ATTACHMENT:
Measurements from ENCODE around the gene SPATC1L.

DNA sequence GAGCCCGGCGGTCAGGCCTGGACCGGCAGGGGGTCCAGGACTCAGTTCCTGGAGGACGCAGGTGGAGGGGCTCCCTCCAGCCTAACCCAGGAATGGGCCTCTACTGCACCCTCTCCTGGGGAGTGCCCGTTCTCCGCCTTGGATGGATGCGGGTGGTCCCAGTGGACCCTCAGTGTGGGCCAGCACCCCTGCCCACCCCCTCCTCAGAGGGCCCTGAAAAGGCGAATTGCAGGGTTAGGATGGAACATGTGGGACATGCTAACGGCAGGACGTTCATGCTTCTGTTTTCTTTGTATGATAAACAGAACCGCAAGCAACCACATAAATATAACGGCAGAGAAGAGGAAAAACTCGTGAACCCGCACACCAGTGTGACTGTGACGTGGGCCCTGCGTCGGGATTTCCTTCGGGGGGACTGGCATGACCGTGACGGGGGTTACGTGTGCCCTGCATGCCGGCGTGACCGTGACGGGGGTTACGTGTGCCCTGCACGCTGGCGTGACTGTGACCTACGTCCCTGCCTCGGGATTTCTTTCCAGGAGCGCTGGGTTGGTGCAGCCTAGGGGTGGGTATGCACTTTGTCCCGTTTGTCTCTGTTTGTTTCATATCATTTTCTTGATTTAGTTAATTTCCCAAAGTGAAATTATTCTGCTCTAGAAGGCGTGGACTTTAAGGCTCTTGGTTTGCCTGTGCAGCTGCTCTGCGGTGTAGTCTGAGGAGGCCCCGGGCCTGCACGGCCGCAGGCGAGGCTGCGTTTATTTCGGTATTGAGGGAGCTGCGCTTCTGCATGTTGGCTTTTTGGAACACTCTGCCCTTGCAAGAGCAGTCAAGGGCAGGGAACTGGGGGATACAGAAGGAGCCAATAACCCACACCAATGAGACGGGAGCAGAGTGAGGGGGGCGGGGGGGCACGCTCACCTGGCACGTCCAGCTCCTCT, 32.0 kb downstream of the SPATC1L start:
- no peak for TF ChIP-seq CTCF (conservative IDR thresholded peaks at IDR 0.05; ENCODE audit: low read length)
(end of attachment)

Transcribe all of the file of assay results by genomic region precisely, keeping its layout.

Measurements from ENCODE around the gene SPATC1L.

DNA sequence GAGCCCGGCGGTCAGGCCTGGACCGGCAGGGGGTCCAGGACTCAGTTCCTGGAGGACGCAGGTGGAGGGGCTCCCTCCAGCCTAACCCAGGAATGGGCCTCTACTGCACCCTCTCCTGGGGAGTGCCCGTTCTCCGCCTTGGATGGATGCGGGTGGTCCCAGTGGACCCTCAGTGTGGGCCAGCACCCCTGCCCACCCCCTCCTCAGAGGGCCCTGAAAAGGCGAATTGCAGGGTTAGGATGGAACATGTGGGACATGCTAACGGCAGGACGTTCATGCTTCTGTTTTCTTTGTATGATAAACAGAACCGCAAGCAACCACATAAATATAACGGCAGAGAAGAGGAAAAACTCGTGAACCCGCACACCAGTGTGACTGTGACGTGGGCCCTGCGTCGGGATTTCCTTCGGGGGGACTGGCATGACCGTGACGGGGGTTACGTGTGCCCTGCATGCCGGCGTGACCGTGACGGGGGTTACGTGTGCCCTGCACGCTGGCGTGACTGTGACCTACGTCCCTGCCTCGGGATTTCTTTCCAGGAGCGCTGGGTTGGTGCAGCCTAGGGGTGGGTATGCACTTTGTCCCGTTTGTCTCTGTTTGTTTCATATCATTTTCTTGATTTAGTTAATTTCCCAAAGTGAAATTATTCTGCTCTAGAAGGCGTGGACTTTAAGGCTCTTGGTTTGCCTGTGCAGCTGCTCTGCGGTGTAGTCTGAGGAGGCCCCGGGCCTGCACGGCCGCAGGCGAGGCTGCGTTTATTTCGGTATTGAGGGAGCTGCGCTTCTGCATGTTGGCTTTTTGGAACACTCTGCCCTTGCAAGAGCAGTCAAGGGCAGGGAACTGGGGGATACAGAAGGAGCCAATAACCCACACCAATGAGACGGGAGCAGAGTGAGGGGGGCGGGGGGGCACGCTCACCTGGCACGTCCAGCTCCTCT, 32.0 kb downstream of the SPATC1L start:
- no peak for TF ChIP-seq CTCF (conservative IDR thresholded peaks at IDR 0.05; ENCODE audit: low read length)